On Being an Authentic Leader

By Grant Wattie
President, N2growth Australia

Wolfgang Beltracchi is the most successful art forger in history. His fake paintings have sold for $46 million to museums, and private collections all over the world.  He says the experts hate him because he managed to fool them for decades – he eventually wound up in jail. Some say what he did was a crime against the art culture and others think it was acceptable because he didn’t hurt anyone.

This story paints a strong allegory to leadership. It might sound a far fetch, yet how often have we tried to pass off our own behaviour as fake to maintain a façade?  In the following article I’ll share some observations, insights and research on how we can be more authentic and learn to spot our own in-authenticities.

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The Leadership Dance

By Brian Layer
Chief Executive Officer, N2Growth

Not everyone will respond to your leadership.  No matter how good you are, there will be skeptics.  Leadership is a human endeavor and humans have choices.  Still, it’s your duty to find a way to lead them.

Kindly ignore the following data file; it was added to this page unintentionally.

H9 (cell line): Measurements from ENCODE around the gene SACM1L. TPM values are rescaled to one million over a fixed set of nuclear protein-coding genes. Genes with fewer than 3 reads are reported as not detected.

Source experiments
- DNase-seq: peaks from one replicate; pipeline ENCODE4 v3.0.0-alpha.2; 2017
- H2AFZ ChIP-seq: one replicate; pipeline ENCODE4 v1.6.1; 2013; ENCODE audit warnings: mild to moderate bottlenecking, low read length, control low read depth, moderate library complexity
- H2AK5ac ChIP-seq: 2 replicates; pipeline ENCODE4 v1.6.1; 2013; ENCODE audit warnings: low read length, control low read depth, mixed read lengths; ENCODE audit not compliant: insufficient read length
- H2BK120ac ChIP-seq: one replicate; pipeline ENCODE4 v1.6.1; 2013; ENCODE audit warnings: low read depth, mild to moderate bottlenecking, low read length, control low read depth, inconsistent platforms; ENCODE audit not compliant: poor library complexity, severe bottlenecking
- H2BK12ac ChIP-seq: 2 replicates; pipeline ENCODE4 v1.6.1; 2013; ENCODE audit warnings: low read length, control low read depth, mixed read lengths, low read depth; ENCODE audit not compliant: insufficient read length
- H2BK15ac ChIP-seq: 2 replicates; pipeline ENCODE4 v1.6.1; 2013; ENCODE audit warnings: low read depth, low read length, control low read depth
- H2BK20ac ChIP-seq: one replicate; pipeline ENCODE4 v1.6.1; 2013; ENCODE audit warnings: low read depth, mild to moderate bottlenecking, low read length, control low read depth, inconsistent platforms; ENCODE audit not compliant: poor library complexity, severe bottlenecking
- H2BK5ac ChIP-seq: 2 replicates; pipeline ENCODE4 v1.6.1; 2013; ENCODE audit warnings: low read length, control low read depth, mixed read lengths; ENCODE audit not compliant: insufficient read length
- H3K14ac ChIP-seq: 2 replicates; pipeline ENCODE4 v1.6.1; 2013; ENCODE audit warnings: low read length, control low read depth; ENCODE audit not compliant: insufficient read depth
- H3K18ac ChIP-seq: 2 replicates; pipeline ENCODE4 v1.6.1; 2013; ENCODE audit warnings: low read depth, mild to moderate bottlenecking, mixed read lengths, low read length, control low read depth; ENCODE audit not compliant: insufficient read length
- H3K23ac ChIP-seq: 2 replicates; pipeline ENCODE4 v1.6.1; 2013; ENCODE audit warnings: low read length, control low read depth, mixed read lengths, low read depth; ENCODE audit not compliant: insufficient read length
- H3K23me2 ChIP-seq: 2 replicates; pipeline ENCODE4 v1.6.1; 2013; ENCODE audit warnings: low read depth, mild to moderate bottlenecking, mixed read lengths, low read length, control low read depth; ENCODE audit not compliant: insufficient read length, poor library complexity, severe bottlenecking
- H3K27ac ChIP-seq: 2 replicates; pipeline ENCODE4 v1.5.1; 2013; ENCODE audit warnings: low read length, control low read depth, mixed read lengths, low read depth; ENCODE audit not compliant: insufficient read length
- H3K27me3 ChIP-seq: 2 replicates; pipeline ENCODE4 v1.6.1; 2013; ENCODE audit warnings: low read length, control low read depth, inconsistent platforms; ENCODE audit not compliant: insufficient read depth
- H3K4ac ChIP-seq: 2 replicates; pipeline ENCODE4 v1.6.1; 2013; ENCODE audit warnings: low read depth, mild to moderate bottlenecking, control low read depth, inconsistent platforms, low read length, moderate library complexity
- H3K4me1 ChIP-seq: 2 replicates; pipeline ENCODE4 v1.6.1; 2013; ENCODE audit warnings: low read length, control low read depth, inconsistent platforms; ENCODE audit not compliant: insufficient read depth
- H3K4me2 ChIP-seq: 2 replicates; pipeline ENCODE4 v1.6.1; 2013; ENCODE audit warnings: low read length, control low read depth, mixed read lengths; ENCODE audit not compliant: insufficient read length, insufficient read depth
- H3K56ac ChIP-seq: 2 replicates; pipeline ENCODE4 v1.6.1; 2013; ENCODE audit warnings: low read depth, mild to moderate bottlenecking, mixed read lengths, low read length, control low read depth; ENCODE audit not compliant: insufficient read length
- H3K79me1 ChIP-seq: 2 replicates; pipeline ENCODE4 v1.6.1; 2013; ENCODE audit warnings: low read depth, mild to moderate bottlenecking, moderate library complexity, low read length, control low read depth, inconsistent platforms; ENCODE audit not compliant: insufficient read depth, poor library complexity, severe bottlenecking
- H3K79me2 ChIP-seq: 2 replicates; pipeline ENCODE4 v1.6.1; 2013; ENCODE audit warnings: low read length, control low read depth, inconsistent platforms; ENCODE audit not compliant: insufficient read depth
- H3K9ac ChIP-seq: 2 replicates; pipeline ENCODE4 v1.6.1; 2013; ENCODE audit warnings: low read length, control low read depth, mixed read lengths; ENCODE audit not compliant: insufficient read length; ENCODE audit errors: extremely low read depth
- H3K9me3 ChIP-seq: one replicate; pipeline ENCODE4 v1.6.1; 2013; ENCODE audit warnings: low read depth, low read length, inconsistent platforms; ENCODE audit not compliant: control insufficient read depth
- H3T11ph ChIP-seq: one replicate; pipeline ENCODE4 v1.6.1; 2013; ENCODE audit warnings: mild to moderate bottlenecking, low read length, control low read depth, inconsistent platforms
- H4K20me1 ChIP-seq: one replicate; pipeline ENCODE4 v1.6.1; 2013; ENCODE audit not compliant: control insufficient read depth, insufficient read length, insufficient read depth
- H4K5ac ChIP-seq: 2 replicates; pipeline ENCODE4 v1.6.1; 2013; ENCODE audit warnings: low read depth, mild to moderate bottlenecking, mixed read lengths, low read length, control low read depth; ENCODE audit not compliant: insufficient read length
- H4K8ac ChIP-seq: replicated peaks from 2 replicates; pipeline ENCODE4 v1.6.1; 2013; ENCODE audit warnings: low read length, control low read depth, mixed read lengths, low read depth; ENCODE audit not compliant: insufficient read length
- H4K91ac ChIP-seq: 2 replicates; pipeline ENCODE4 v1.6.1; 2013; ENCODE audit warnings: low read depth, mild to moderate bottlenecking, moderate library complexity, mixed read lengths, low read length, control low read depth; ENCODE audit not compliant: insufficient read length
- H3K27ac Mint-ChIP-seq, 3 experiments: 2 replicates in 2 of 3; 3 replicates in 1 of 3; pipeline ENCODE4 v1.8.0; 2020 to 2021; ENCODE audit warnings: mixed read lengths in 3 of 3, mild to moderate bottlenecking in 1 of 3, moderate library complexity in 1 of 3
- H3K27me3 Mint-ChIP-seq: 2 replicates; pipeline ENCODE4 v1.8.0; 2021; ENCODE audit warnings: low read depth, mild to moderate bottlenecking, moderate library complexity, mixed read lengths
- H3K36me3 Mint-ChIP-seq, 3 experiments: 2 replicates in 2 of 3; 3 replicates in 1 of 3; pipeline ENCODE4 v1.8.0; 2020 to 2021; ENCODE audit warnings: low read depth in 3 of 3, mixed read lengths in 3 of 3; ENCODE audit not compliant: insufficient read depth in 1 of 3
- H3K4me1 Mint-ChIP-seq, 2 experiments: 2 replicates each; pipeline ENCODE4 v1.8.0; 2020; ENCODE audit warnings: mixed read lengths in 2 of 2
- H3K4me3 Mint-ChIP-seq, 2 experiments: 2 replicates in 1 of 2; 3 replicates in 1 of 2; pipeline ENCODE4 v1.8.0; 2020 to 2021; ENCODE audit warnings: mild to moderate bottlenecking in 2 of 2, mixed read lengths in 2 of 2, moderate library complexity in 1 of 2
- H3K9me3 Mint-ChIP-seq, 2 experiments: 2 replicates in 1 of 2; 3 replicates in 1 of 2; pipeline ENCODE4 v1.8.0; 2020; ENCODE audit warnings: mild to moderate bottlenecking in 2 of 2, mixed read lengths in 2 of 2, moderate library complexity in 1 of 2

No matter how big your organization, your message, direction, and motivations flow through a handful of people and leadership is like dancing; it is accomplished one partner at a time. I’m not talking about square dancing, line dancing or break dancing but the kind where you drum up your courage, look someone in the eye and ask: “Will you dance with me?”

Great dancing requires a mix of physical, mental, emotional and social skill.  Great dancers know they aren’t just spinning around the floor; they are inviting another on a journey for a song or two.  It is a negotiation of trust.

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David O. Russell: The Confidence Game

By John Baldoni
Chair, Leadership Development, N2growth

Confidence is a cloth with many colors.

That thought came to me as I was listening to David O. Russell speaking to Terry Gross on NPR’s Fresh Air as he was discussing his award-winning trilogy of films – The Fighter, Sliver Linings and the latest, American Hustle. Each film is about characters reinventing themselves because they are not satisfied with themselves. The degrees of self-invention range from a fighter trying to overcome his past, a bipolar man seeking normalcy and a hustler seeking a better outcome.

As a writer and filmmaker Russell himself says he has struggled with re-invention. He once wrote scripts for hire now he seeks to tell stories that he himself connects with and can portray on the screen. That takes confidence. Especially when things fall apart. He says you need to trust yourself.


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Leaders who fail to be accountable “to” their people will eventually be held accountable “by” the people.

~ Mike Myatt

Shirley Temple Black: A Life Lesson In Optimism

By John Baldoni
Chair, Leadership Development, N2growth

“I don’t like to do negatives. There are always pluses to things.”